Truckzilla! 1973 Chevrolet C6500 Custom

Some bizarre project vehicles come up for sale *before* their builder’s engineering vision becomes reality. In the case of this 1973 Chevrolet C6500 custom in Farmington, Utah, however, that part is done. This interesting hybrid of commercial vehicle and dually pickup runs and drives! A slightly modified “big block,” presumably a Chevy 454, spins a five-speed manual transmission. The all-original drive train simplifies requests at the auto parts counter. Despite needing cosmetic work everywhere, the asking price of $6500 here on facebook.com seems downright reasonable. Thanks to reader Cameron J. for this super-sized find.

Looking at this angle, I’d be tempted to use black or dark gray paint on the front fenders and step or otherwise rework them to maximize the pickup-truck disguise. The commercial fender-mounted turn signals definitely stay.

That “highway department orange” likely covered the entire vehicle in a prior lifetime. Maybe our truck experts can comment on whether the plethora of standard Chevy pickup parts on the Internet work in this jumbo cab.

The flip front will definitely draw a crowd at the car show. I’d make sure to check my oil in public places just for the wow factor. Decades ago I sometimes borrowed my Aunt’s F250 with an aftermarket hydraulic dump kit on the standard fleetside bed. You had to raise the bed to fill the tank, and I felt like a true ranch hand at the gas station, collecting nods of approval from the fellas, and phone numbers from the admiring women-folk. OK that last part never panned out, but I felt like it might have worked given time. This flip-front Chevy might do the trick too.

A mid-’70s Rat motor is no fire-breathing dragon, but the sky’s the limit on horsepower with these brutes. Apply cash until smile appears. Modern versions of this custom usually pack four doors and two seats, which might have been a better use of fabrication labor than extending the bed, but who am I to judge? Compliment the builders on making it work so the buyer can simply do the rest their way. How would you finish this beast?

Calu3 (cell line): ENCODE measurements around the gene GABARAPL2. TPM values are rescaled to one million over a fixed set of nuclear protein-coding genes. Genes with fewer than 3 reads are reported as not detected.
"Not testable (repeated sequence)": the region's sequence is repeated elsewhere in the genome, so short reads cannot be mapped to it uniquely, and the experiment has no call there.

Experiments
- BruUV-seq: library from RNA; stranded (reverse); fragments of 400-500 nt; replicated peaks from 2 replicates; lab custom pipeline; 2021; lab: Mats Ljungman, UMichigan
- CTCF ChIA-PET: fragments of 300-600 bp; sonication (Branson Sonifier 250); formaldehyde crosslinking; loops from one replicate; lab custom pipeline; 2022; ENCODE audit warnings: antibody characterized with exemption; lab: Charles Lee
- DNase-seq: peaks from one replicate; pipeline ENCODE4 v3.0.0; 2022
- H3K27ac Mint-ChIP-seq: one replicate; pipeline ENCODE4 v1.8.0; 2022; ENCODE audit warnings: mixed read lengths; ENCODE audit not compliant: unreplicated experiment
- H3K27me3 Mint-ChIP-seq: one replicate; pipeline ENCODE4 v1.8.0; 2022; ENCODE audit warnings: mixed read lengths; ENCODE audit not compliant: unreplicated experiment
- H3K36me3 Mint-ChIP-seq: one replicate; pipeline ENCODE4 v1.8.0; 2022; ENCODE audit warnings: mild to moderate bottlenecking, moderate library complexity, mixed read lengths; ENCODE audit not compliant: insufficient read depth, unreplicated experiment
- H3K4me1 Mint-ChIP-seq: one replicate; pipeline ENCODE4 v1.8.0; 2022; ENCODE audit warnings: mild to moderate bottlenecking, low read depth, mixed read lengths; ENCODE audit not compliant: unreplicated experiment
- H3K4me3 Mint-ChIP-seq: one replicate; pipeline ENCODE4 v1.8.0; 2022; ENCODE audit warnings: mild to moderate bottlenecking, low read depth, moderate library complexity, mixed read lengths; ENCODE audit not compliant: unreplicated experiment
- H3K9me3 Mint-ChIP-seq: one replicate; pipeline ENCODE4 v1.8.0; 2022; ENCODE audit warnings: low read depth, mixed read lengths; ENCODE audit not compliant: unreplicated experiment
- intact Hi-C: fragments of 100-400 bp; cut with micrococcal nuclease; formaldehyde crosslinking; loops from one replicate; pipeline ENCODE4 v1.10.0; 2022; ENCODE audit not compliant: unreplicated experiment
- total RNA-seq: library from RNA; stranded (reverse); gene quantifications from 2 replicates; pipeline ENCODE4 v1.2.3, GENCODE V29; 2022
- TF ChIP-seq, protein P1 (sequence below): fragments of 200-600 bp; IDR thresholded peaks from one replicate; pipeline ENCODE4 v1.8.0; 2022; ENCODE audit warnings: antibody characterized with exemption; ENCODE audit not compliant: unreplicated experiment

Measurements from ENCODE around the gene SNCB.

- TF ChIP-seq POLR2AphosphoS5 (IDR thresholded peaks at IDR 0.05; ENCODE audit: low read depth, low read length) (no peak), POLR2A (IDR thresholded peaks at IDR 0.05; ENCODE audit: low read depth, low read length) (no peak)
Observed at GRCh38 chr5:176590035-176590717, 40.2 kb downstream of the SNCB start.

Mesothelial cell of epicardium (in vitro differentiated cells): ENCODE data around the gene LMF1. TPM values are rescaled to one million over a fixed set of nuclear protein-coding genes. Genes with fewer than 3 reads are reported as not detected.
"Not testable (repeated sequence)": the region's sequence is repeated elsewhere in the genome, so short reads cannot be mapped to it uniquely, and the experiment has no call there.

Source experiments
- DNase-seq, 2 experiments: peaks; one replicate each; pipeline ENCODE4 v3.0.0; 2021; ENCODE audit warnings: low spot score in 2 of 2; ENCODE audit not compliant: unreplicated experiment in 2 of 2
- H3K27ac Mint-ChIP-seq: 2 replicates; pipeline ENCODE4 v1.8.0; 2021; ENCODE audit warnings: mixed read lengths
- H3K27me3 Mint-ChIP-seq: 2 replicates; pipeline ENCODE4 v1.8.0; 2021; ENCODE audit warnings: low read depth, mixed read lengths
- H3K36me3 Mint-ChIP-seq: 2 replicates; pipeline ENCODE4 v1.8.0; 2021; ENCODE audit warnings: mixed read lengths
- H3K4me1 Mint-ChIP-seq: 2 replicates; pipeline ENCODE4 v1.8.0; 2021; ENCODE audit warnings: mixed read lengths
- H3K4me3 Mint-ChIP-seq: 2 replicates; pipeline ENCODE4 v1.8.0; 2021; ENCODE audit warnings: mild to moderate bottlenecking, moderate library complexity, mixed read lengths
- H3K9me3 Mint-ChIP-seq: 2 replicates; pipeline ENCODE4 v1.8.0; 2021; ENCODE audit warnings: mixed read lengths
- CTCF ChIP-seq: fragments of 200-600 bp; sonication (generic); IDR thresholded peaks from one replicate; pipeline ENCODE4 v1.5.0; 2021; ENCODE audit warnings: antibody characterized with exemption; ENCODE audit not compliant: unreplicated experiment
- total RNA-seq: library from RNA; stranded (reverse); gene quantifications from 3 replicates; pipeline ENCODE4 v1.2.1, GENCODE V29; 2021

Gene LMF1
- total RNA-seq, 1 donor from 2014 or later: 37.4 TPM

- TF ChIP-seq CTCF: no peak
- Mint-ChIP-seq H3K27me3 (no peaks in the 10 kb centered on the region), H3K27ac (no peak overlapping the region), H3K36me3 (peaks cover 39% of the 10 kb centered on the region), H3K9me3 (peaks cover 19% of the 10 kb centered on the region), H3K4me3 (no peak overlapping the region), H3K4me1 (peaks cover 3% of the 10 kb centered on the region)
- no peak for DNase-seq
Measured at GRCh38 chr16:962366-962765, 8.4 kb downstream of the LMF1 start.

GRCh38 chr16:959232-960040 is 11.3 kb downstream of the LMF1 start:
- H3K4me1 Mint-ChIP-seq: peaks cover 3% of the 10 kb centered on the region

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Comments

  1. local_sheriff

    Definately has ultimate cowboy Cadillac potential

    7
  2. Hoos Hoos Member

    Someone did this locally in Pa., too. The donor commercial truck was a u-haul cab & chassis with the body removed. I think that is where this truck came from as well. U-haul used gas motors in this era of vehicle, and the paint color looks about right. I think the highway department probably used diesels.

    8
  3. Poppapork

    Who else would love to see this with a 2 stroke diesel??
    I think a lift gate/ tommy gate wouls help too as it sits quite high for a 2wd vehicle

    4
    • geomechs geomechs Member

      GM didn’t offer a diesel in this version until around ’79 or ’80, and then it was that 8.3 Detroit, which was boat anchor supreme at best. About the only thing it was good for was killing mosquitos. The Bruin/Brigadier ran 2-Strokes from 6V-53 to 8V-71. When this truck was on the market the 9500 was still in production, and it had a 6-71 or 8V-71. They did OK. Truthfully, I’d just keep the rat motor…

      8
    • Jwinters

      liftgates are made to a specific bed height range, a tommy gate on this pickup would not work. it wouldnt reach to the ground as it wouldn’t have enough travel. you would have to go with a rail gate but those don’t fit on pickup beds, only flatbeds or van bodies.

      3
  4. geomechs geomechs Member

    That’s all Big Truck on top of the engine although I can’t see the carb all that well. It should have a Holley but that doesn’t look like a Holley to me. I’m thinking 366 engine; possibly a 427. GM offered a high-deck 454 in ’79 but there were numerous problems with pistons collapsing so they went right back to the 427. I wouldn’t have bothered with headers; just a set of cast manifolds with dual exhaust. Probably a 285 Clark transmission, or maybe a 282 (short 4th). If that’s a 427 it should be a 385/382. Looks like a 17,500 rear axle so I’m going back to the 366/285 combo. The cabs on those are pretty much the same as the cabs on the light duty trucks. Of course there were accessories, such as a vacuum gauge, that applied to the large trucks. But all the main stuff was interchangeable. Looking at the ad I’d much rather have that ’37 Ford pickup that’s in one of the pictures…